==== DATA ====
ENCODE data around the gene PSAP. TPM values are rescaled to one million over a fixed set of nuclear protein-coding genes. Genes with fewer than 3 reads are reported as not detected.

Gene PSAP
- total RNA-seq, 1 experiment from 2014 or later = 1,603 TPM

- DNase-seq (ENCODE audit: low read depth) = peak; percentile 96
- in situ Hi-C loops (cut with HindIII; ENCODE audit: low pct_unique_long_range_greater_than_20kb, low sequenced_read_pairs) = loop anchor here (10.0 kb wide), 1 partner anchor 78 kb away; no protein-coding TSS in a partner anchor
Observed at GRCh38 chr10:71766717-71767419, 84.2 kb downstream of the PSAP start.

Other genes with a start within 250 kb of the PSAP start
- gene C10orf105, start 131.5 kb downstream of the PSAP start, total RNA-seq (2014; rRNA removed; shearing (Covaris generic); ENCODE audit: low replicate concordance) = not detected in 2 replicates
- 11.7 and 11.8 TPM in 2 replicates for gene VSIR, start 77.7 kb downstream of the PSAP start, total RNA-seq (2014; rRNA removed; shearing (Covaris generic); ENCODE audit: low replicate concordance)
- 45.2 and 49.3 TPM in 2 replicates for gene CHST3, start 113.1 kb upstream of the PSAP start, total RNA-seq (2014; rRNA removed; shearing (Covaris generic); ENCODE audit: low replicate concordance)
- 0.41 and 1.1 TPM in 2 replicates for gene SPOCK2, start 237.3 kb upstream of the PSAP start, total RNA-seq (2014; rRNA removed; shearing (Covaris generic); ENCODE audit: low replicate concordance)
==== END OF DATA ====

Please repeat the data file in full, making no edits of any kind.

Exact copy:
ENCODE data around the gene PSAP. TPM values are rescaled to one million over a fixed set of nuclear protein-coding genes. Genes with fewer than 3 reads are reported as not detected.

Gene PSAP
- total RNA-seq, 1 experiment from 2014 or later = 1,603 TPM

- DNase-seq (ENCODE audit: low read depth) = peak; percentile 96
- in situ Hi-C loops (cut with HindIII; ENCODE audit: low pct_unique_long_range_greater_than_20kb, low sequenced_read_pairs) = loop anchor here (10.0 kb wide), 1 partner anchor 78 kb away; no protein-coding TSS in a partner anchor
Observed at GRCh38 chr10:71766717-71767419, 84.2 kb downstream of the PSAP start.

Other genes with a start within 250 kb of the PSAP start
- gene C10orf105, start 131.5 kb downstream of the PSAP start, total RNA-seq (2014; rRNA removed; shearing (Covaris generic); ENCODE audit: low replicate concordance) = not detected in 2 replicates
- 11.7 and 11.8 TPM in 2 replicates for gene VSIR, start 77.7 kb downstream of the PSAP start, total RNA-seq (2014; rRNA removed; shearing (Covaris generic); ENCODE audit: low replicate concordance)
- 45.2 and 49.3 TPM in 2 replicates for gene CHST3, start 113.1 kb upstream of the PSAP start, total RNA-seq (2014; rRNA removed; shearing (Covaris generic); ENCODE audit: low replicate concordance)
- 0.41 and 1.1 TPM in 2 replicates for gene SPOCK2, start 237.3 kb upstream of the PSAP start, total RNA-seq (2014; rRNA removed; shearing (Covaris generic); ENCODE audit: low replicate concordance)